• An "active defense" is when a character specifically acts to dodge or block an attack. Doing this costs 2 points of initiative (yes, it's individual persistent initiative, 3rd ed. style) and barring special feats requires either a shield (a shield doesn't give AC in this system, it just enables this action) or a prepared action to dodge. The active defense is produced essentially like an attack roll, with the defender rolling for it. If the result is weaker than the character's armor class, they use the better defense, so you can't worsen your defense by actively defending.
    Note that this isn't a prescriptive procedure, but rather merely descriptive: these are the considerations that tend to occur routinely. If we pinpoint other defensive factors in the fiction, then those are folded in in various ways. There could be e.g. defensive spells cast, which usually don't manipulate armor class directly in D&D (Mage Armor is an exception, really).

    The keen observer will at this point note a few remarkable qualities of my system: the active defense conceit is generally more useful for higher-level characters, and as armor and skilled defense do not stack, a higher-level character therefore has somewhat less interest in wearing armor at all. Also, as attack bonuses (of fighters, mainly) rise relatively unchecked at higher levels, while armor class remains in a pretty static bracket, the game inherently requires characters to solve the issue of defense in some way not inherent in the armor class system. This is all very intentional: my theory on what D&D experience levels represent is dramatic exceptionality, so it works for me quite well that armor is a life-saver for low-level characters, while being more of a stylistic choice at higher levels.
  • The significance of producing an attack result and defense result is that D&D has a "you need to be this high to ride" combat system: a character who cannot reliably overcome the AC of the opponent has a drastically lessened impact on anything at all. Conventionally this is called a "miss", even if it's not all that clear-cut in the fiction. (I go with one-minute combat rounds, and specifically deny that an "attack" action in combat has any particular relationship to a sword being swung in the fiction.)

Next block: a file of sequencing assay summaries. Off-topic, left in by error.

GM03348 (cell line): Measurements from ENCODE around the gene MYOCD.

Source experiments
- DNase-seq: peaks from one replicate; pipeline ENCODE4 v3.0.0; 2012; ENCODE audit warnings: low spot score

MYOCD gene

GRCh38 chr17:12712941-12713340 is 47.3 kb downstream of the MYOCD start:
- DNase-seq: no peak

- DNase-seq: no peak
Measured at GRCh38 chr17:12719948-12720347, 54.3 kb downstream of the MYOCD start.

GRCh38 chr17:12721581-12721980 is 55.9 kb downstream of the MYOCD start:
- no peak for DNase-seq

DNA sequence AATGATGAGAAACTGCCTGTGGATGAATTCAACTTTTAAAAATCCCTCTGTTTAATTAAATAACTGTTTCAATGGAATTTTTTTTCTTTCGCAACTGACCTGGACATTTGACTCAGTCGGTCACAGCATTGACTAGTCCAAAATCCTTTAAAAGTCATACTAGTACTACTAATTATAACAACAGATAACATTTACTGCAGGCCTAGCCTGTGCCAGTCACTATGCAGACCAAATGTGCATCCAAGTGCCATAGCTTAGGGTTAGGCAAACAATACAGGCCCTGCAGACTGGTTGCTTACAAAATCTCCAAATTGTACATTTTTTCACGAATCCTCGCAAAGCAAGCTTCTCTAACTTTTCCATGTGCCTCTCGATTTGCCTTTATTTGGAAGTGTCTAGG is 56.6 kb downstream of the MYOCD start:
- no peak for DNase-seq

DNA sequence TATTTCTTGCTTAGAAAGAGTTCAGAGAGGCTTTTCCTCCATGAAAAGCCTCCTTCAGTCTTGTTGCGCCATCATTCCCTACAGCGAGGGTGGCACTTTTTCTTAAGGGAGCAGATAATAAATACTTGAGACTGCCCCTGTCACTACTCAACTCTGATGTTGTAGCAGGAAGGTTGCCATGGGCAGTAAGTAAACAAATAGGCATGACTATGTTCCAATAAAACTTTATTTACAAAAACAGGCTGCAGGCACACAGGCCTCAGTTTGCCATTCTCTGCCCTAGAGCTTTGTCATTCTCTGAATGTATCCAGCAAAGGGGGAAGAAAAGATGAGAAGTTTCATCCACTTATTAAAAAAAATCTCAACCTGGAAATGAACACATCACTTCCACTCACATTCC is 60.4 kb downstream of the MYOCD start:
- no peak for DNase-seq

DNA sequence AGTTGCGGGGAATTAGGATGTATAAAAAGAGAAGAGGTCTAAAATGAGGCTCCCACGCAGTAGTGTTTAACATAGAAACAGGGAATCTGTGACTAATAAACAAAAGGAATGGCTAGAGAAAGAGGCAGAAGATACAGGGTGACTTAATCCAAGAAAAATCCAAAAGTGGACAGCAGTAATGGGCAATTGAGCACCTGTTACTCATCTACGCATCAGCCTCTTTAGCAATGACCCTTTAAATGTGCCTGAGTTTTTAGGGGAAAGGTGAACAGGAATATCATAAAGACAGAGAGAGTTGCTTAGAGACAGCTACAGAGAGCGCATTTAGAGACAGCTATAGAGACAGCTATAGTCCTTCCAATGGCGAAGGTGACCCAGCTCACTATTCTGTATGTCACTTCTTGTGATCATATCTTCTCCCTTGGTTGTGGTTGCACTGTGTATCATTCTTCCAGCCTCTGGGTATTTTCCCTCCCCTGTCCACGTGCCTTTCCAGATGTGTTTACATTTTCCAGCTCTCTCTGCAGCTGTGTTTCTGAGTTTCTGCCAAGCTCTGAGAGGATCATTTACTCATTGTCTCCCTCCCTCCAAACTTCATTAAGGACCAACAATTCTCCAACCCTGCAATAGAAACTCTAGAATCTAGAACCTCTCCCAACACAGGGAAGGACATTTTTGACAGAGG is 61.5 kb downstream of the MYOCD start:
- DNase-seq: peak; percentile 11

Anyway, characters who miss in combat achieve nothing, generally speaking. The opponent might have some special feat that activates on a bad enough miss (a "counter-strike", for example), but the basic outcome is zilch. This is an intentional preference, as that's just how D&D combat is - removing it messes with timing of combats, as individual combat rounds are guaranteed to achieve some outcome.

    Assuming that a character does pass the defensive barrier of the defender, though, this has a few immediate procedural effects:
    • A degree of success is calculated: passing the DC is °1, and every full five points increment after that is another degree. A natural '1' on the roll gives one "degree of failure" that may either be deducted from the successes, or utilized laterally for a sort of "partial success" effect - you hit your enemy, but also trip and fall, for example. A natural '20' either explodes or gives an extra degree of success, depending on taste - both are fine mechanics, it just depends on how much variance you want in the dicing outcomes. (A degree of failure is calculated the same way but to the opposite direction, incidentally, although it's not used as much in practice.)
    • After the degree of success is calculated, and usually before the damage is rolled, the player may declare "stunts" to allocate any extra degrees of success in the attack to various effects. This basically represents how the character found performing their combat action to be so easy that they managed to do that as well as get a little bit extra. For attack actions normal stunts are disarming, tripping, blinding (for one round with e.g. sand to the eyes) an opponent, swinging on chandeliers, hitting in a particularly destructive way, hitting two enemies with the single attack - whatever small, discrete action the player can describe in the fiction. A °5 success (a full 20 points over the DC) is an extreme example: it can be used to bypass hit point damage altogether, causing an immediate critical hit against the foe, which is usually pretty much a save or die effect.